Turn off the Lights

Which British Show Should Get Americanized Next?

Chances are you’ve seen The Office, or have sat watching American Idol, wondering why people even show up for auditions. Or, maybe you just happen to be an avid Top Gear fan. In any way, these, and many other shows wouldn’t have made it to your screen without their original British versions. The stream of British import knows its flops (most recently, we deserve a medal for getting through the Free Agents pilot) and sometimes the British version does quite well on its own (Downton Abbey broke records last month on PBS).

But with Being Human going strong on SyFy and Shameless earning a renewal from Showtime, it’s unlikely Hollywood will quit adapting British shows for the stateside audience. So here’s a feature dedicated to the shows that have yet to be touched by American hands, but have such appealing premises that it’s very likely. After all, banking on a concept that has proven its popularity is far more credible than an entirely new format.


Sure, America has got Guy Ritchie’s version of the world’s most famous detective every three years, but when the Holmes-inspired House checks out of office there’s certainly a vacant spot for a wise-cracking professional. If Hugh Laurie and shows like The Mentalist and Bones prove anything, it’s that America likes it’s procedurals with smart, dysfunctional leads. Plus, as the British version shows, Sir Arthur Conan Doyle might have limited his stories set on Baker Street, but there are plenty of ways to tap into Holmes’ antics and Watson’s loyalty. But of course, if America would embrace its own version of Britain’s literary hero, should it take place in modern day America or 19th century London? 

This yet-to-air Sky1 series follows Sinbad the Sailor as he flees his home town due to a curse, and is stuck at sea with a band of travelers. The UK series has 13 episodes, but America could probably do with a lot more. The last action adaptation of the sailor dates from the 90s, so it’s time to pump some fresh blood into it. And, as America is still somewhat hesitant against Middle-Eastern looking men, a well-known hero might be just what we need. Sky1 cast newcomer Elliot Knight in the lead and Lost’s Naveen Andrews as his nemesis. Perhaps, we could keep them and twist things around a bit? Or, what do you think of a Sinbad with mystical creatures in the Mississippi?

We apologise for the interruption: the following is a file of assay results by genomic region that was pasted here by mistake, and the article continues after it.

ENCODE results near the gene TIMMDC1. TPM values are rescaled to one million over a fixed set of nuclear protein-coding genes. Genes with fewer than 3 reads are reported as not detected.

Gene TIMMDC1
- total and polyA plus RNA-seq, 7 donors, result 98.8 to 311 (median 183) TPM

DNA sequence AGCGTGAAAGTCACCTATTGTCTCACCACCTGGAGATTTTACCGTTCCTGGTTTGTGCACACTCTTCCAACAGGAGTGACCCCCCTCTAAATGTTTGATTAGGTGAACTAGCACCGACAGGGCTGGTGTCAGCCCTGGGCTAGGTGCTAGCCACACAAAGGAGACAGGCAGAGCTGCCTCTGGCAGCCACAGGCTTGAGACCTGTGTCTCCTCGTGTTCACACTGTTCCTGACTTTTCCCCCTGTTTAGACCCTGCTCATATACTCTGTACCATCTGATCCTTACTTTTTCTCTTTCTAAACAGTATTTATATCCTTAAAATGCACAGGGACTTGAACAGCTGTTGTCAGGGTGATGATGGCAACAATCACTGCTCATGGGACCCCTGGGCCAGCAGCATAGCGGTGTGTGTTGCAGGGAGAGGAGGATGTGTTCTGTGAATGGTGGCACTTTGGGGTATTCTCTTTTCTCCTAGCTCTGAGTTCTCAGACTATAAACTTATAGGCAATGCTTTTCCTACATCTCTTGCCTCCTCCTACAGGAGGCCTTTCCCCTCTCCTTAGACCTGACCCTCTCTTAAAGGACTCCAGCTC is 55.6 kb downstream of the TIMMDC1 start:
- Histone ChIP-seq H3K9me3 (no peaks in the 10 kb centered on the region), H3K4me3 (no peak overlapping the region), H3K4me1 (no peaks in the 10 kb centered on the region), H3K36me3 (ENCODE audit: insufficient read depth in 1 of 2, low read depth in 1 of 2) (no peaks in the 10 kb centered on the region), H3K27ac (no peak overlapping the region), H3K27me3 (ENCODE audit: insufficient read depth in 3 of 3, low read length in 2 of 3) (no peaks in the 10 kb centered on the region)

Love Life
BBC One’s show Love Life also has yet to air but there are plenty of possibilities when it comes to this one. Think “Love Actually” the series, as we follow five overlapping stories of romance and love. This concept allows a lot of freedom and, if done right, a long life. There’s the option to switch casts every so often or just have the stories stand alone. Blockbusters “Valentine’s Day” and “New Year’s Eve” show that America likes the multi-character mosaic storytelling, so there might just be a chance a network picks this up ready for a Valentine’s Day 2013 release. 

LoDLine Of Duty
Of all the aforementioned projects, this one is most likely to make the crossing. Line Of Duty is a much anticipated new drama series for BBC Two that headlines Martin Compston as Detective Steve Arnott, who is transferred to an anti-corruption unit that has to investigate a popular and successful officer. The plot itself sounds smart enough and along the lines of Showtime’s smash hit, Homeland. Plus, it can give us an intriguing insight into modern day politics as The Chicago Code tried to do. What makes this show so viable for adaptation is that Content Television secured the international distribution rights just five days ago... 

So do any of these concepts sound interesting enough to you? Would you watch American versions of these shows, or would you rather stick with the UK’s take? Have you had enough of the seemingly futile attempts to adapt British shows, or are you ready for the next big thing?


Meet the Author

User not found.

Follow Us